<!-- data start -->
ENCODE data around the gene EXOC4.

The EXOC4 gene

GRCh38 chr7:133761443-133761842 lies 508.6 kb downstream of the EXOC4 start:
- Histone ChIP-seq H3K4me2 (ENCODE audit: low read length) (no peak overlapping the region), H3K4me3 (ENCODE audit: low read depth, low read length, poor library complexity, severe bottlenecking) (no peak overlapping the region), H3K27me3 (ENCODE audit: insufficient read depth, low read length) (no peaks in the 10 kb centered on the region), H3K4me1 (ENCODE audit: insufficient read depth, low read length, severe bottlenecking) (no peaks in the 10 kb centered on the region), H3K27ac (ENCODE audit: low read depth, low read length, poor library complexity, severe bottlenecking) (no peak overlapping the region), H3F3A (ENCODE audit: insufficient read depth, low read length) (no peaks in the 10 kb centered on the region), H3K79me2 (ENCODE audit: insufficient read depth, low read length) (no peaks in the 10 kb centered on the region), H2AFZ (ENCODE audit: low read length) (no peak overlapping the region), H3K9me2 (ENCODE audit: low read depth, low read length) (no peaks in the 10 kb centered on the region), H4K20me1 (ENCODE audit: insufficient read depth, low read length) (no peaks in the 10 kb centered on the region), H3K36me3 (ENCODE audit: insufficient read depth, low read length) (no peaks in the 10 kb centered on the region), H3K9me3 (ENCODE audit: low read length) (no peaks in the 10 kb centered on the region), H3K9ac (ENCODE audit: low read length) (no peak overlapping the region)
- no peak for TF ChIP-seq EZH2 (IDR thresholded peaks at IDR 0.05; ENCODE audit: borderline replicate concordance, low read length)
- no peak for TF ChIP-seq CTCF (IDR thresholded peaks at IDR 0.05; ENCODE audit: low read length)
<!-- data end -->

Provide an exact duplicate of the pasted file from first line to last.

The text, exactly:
ENCODE data around the gene EXOC4.

The EXOC4 gene

GRCh38 chr7:133761443-133761842 lies 508.6 kb downstream of the EXOC4 start:
- Histone ChIP-seq H3K4me2 (ENCODE audit: low read length) (no peak overlapping the region), H3K4me3 (ENCODE audit: low read depth, low read length, poor library complexity, severe bottlenecking) (no peak overlapping the region), H3K27me3 (ENCODE audit: insufficient read depth, low read length) (no peaks in the 10 kb centered on the region), H3K4me1 (ENCODE audit: insufficient read depth, low read length, severe bottlenecking) (no peaks in the 10 kb centered on the region), H3K27ac (ENCODE audit: low read depth, low read length, poor library complexity, severe bottlenecking) (no peak overlapping the region), H3F3A (ENCODE audit: insufficient read depth, low read length) (no peaks in the 10 kb centered on the region), H3K79me2 (ENCODE audit: insufficient read depth, low read length) (no peaks in the 10 kb centered on the region), H2AFZ (ENCODE audit: low read length) (no peak overlapping the region), H3K9me2 (ENCODE audit: low read depth, low read length) (no peaks in the 10 kb centered on the region), H4K20me1 (ENCODE audit: insufficient read depth, low read length) (no peaks in the 10 kb centered on the region), H3K36me3 (ENCODE audit: insufficient read depth, low read length) (no peaks in the 10 kb centered on the region), H3K9me3 (ENCODE audit: low read length) (no peaks in the 10 kb centered on the region), H3K9ac (ENCODE audit: low read length) (no peak overlapping the region)
- no peak for TF ChIP-seq EZH2 (IDR thresholded peaks at IDR 0.05; ENCODE audit: borderline replicate concordance, low read length)
- no peak for TF ChIP-seq CTCF (IDR thresholded peaks at IDR 0.05; ENCODE audit: low read length)